For Medical Professionals

The numbers of PubMed studies on the human microbiome have exploded in the last few years as shown in the chart below. In the early 1990’s we had around 10 studies a year. In 2017 we reached 4421 studies — a massive increase and expect at least 4000 every year going forward.

This creates a challenge for medical professionals. Most have never received anything beyond the simplest introduction. Even recent graduates are unlikely to receive information. 74% of the papers have been published in the last 5 years – their contents were likely not incorporated into any medical curriculum.

I am by training and job experience, a statistician, a knowledge engineer, a data scientist and an artificial intelligence practitioner. Early in my careers, I taught high school general science, chemistry and physics at colleges. I have become very interested in this area due to family health challenges.

Microbiome having a signature for many conditions

There are many conditions that have found statistically significant bacteria patterns, I have extracted their data (with links to studies) here.

Microbiomes can predict some conditions accurately

This area is under researched — likely because getting good data scientists taking a major pay cut doing medical data is hard with current business offers. Typical statistics taught in medical school are insufficient.

Microbiome bacteria produce signal chemicals/metabolites

See this list of TED Talks for background. In short, the abundance or shortage of the appropriate mixtures impact cells. The same chemical may be produced by many different bacteria; this means that the suspect list is often larger than expected.

Hypothesis: Microbiome determine Symptoms

My main interest has been myalgic encephalomyelitis – a condition infamous over 100 symptoms with very few in common between patients. From over 750 donated microbiome samples, some 400 samples were annotated with their symptoms. I tried a variety of statistical approaches and got no where. I then switched to some non-parametric approaches and in May 2019, I shouted Eureka! (but not running thru the streets naked). From these 400 annotated microbiomes, I ended up with 1000’s of statistically significant relationships. For example for the vague “brain fog” we have a few listed below. Some of the relationships were found at the species level.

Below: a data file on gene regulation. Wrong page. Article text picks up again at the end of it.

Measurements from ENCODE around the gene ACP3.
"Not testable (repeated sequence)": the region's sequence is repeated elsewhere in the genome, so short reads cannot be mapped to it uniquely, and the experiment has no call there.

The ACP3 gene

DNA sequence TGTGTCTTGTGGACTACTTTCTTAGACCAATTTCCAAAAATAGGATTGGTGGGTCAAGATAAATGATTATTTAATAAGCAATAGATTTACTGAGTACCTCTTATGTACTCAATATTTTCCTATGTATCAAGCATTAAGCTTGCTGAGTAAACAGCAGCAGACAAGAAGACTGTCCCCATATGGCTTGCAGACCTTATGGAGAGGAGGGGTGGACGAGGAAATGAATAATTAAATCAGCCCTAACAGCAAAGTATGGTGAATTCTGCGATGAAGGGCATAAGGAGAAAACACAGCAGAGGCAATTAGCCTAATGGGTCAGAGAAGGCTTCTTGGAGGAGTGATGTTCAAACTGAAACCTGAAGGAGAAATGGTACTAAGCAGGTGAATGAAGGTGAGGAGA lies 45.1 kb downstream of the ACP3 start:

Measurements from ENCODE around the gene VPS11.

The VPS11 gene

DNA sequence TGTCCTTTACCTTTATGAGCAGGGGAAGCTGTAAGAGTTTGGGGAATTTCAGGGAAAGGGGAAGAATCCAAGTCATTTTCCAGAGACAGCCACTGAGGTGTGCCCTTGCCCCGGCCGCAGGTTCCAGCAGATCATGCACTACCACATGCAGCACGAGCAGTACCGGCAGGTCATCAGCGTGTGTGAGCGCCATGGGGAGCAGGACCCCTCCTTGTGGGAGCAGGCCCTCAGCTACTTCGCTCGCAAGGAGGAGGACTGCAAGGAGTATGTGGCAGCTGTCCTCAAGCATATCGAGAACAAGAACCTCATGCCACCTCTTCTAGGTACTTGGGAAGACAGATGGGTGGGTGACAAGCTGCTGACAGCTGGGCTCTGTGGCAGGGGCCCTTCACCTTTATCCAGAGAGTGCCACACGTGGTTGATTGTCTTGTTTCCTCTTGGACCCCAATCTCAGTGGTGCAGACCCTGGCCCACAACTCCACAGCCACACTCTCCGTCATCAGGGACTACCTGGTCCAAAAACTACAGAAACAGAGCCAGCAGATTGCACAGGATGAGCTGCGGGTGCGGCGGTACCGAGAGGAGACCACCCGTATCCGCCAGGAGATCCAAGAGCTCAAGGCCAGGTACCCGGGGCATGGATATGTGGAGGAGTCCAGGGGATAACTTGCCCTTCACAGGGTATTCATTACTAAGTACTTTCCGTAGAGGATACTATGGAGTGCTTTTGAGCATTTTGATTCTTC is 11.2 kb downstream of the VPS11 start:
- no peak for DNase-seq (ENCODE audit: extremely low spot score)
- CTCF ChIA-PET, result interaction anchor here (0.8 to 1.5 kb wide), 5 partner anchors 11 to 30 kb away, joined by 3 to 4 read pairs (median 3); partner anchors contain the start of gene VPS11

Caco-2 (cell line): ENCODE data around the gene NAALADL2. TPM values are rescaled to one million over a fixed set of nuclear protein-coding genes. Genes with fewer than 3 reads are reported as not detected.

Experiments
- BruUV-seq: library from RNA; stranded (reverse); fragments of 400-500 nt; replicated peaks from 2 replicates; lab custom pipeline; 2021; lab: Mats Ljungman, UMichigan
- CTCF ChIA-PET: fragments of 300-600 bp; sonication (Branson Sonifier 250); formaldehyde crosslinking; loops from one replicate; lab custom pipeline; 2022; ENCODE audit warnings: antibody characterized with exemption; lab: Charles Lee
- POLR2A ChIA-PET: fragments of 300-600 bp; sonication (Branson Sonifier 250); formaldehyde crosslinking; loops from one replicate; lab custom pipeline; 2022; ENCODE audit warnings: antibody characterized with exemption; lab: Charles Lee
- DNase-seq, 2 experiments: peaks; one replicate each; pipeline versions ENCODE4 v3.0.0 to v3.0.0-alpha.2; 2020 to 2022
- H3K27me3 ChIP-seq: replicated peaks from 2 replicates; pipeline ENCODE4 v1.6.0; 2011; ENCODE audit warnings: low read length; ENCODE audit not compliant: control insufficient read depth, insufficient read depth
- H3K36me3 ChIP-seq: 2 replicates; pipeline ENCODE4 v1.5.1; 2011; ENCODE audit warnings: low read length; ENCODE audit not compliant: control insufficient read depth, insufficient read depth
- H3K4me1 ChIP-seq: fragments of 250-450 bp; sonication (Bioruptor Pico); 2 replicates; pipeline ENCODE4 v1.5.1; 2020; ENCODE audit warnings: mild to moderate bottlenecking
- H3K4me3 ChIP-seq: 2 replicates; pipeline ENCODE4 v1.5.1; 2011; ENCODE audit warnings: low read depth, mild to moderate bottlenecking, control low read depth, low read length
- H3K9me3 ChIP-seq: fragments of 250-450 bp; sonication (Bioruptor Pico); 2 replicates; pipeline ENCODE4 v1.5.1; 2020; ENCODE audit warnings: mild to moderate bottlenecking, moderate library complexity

Why your skill sets need to be complemented

Time for Inference

If a microbiome shift of a specific group of bacteria results in a symptom, then we should test the hypothesis that normalizing this group of bacteria should cause the symptom to reduce or disappear.

No Time for Probiotics!

The urban myth that all that you need is to take probiotics (any type) will fix matters. TOTALLY BOGUS – show me the PubMed studies!!!

Use Antibiotics with caution (if at all)

Experimental protocols for myalgic encephalomyelitis found that certain combinations of long term antibiotics could result in remission for a significant percentage, other antibiotics would make things much worse. We know that antibiotics causes significant changes in some bacteria.

Problem #1:Time to read recent studies

Recent studies, especially veterinary studies, use 16s analysis of the whole microbiome to see what the impacts of various foods, minerals, supplements and spices have on the microbiome. We should create a spread sheet of what food impacts which bacteria and then figure out the optimal combination…. At this point reality hits: we are dealing with 2000+ bacteria taxonomies and 2000+ modifiers… so we may need a spreadsheet with 2000 x 2000 cells. Looking deeper into the studies, we find that different studies on the same combination produced results that disagree, so we may have multiple items in each of these 4,000,000 cells.

Problem #2: What needs to be corrected?

This is actually where most of the current studies fall down badly. Typically the average and standard deviation are computed and no one looks below the cover to see if we are dealing with a bell-curve. The data is rarely ‘normal’. Let us look at values for two taxonomy from the 750 donated microbiome:

Almost 75% of the population has below AVERAGE levels…. think about it
Over 75% of the population has below AVERAGE levels

The Problem

We have too many moving parts, too many bacteria, too many modifiers, disagreement between studies, studies results often vague using non quantified expressions “Increased” (by 1% or 500%?)

The Solution

All of the above would be overwhelming to most people. Fortunately, I happen to have the technical quantitative skills and the emotional motivation to tackle this issue – often spending 40+ hr/week working on the solution. The solution is evolving as more data comes in (both studies and samples), and I get creative (I do have multiple patents granted)

In short:

  • I have created a 58,000 record database of how various items modify the microbiome (each linked to the source study). The Modifiers
    • This is done by applying text data mining to studies. At present, 14.1 GB of data from PubMed is in the mine, a lot of it is waste.
  • I have created the ability for people to upload their microbiome and open source the code used. Including the basics of parametric analysis that I used.